In a small town called Rainbow, another fellow walker stopped his car and invited me to stay at his place and have a hot meal, shower, and use his laundry. Larry Amkraut (larryamkraut.com) had walked across USA back in the 70,s with his dog. Had a nice stay with Larry and his family. Some of his cats played with my tent as I was setting it up. One was jumping on the rain fly outside and another was pawing at him from inside. So I opened the doors and let the inside to keep them from ripping the tent with their claws. They were quite curious and checked out every part of my tent. I woke up about midnight and found 3 cats all curled together sleeping by my head. In the morning I shared my breakfast of cookies, oats and eggs, and yogurt with them. Nice hot shower, another breakfast, and clean laundry in the morning. Larry showed me a book he had written with his dog about his USA walk. He had slept outside also testing some lightweight sleeping bags and pads for his job of writing reviews of camping equipment for various magazines. So he gets lots of free equipment from different companies. He offered to get me some free gear, but I have all new stuff and am pretty well set up. Always nice to meet a fellow walker and stay with a local.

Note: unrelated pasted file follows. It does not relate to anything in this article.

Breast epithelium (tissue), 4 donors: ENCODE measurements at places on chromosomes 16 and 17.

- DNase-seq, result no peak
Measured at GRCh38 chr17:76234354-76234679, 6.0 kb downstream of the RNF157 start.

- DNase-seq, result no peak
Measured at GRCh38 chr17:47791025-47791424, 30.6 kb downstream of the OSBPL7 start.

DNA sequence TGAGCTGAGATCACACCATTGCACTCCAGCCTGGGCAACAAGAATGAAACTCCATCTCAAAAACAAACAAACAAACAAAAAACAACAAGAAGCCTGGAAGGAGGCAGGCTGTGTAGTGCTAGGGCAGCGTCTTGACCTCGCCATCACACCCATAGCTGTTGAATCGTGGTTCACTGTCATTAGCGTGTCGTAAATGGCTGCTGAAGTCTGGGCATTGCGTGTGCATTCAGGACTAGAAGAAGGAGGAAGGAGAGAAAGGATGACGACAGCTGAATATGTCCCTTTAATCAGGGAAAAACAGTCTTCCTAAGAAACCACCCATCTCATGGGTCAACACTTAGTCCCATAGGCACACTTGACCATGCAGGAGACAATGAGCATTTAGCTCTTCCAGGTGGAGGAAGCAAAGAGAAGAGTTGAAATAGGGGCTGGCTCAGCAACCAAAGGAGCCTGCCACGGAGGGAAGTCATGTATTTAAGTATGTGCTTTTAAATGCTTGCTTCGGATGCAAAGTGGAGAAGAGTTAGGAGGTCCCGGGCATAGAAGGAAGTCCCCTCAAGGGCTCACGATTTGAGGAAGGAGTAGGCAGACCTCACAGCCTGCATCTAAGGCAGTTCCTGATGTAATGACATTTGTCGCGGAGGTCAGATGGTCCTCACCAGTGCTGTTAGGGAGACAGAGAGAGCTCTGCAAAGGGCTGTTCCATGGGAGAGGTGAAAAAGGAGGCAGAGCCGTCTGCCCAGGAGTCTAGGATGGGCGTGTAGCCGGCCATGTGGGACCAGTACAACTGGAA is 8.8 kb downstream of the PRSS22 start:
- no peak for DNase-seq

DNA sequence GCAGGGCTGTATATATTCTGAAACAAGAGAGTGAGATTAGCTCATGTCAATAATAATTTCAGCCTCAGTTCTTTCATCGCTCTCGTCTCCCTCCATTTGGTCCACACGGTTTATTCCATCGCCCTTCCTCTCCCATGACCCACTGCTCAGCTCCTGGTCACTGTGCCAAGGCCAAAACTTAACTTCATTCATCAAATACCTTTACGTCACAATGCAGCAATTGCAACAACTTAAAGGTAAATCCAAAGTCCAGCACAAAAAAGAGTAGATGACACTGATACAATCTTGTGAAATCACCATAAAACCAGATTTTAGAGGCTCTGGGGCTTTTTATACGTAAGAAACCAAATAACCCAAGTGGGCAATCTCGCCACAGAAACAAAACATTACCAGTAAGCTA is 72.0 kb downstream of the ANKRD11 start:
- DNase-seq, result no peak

Lots of bicyclists out on old route 385. The road zigs and zags and goes up and down all around I-15. I passed through Murrieta where Floyd Landis lives and trains for his bicycle racing. I just finished reading his book "Positively False" about his training, winning the Tour de France, and fighting the false accusations of drug doping. It gives good insight into bike racing and the drug testing system and also the medias unfair treatment of him.